Many elements in UML model instances of classes, such as objects, actors and Sequence diagram objects. These elements represent real things in a run-time scenario; for example, a Person element named Joe Smith. In UML this is written as Joe Smith : Person.
As the model develops from a rough sketch to a detailed design, many objects become examples of defined classes, so in the early analysis phase you might model a Joe Smith and a Jane Smith, and later a Person class from which Joe and Jane are instantiated.
Enterprise Architect enables you to associate an object with its template or class (its classifier). Doing this greatly increases the descriptive power of the model in capturing the functionality and responsibility of objects at run-time and their associated state. For example, if we describe a Person class with attributes such as Age, Name, Address and Sex, and functions such as GetAge and GetName, then when we associate our object with the Person class it is seen to have all the Person class behavior and state (as well as inherited state and behavior from Person's ancestors).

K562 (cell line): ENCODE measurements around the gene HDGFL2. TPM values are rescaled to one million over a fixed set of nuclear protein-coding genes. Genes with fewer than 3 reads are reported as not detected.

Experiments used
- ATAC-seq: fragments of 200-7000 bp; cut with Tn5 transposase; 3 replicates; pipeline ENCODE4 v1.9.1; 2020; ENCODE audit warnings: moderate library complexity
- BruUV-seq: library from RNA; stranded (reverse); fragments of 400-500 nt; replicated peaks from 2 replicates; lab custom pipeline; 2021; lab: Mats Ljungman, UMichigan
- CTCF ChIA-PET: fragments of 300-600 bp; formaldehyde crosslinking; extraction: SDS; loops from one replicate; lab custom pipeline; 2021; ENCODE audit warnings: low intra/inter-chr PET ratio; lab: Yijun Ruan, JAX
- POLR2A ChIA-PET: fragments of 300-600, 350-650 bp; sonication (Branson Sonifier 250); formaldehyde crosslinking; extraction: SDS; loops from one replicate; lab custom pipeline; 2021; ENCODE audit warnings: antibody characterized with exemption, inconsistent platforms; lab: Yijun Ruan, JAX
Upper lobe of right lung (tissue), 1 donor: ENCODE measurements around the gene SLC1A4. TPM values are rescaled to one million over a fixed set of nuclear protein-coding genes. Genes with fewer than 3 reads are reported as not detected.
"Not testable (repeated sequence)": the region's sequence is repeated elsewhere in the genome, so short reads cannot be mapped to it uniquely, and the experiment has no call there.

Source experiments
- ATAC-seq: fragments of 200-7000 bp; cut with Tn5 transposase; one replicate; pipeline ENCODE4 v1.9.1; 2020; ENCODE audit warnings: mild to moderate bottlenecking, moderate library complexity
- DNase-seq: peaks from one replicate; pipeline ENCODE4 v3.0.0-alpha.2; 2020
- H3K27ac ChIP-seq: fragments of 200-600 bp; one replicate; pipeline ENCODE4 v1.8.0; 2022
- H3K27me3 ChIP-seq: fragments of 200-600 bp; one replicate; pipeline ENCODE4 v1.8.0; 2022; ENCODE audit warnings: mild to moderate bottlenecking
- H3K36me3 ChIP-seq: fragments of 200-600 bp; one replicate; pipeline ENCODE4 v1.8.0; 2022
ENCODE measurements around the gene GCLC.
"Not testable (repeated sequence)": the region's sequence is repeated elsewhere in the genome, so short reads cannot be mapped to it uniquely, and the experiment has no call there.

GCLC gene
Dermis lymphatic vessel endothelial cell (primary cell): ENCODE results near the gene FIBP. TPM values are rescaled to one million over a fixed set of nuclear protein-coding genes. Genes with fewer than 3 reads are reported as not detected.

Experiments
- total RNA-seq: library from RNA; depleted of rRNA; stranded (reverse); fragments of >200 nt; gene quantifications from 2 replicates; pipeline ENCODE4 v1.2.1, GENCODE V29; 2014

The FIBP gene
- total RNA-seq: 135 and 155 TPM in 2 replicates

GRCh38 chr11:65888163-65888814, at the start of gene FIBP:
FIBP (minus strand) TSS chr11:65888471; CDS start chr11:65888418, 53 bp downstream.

Tip: This is a powerful means of moving your model from the analysis phase into detailed design.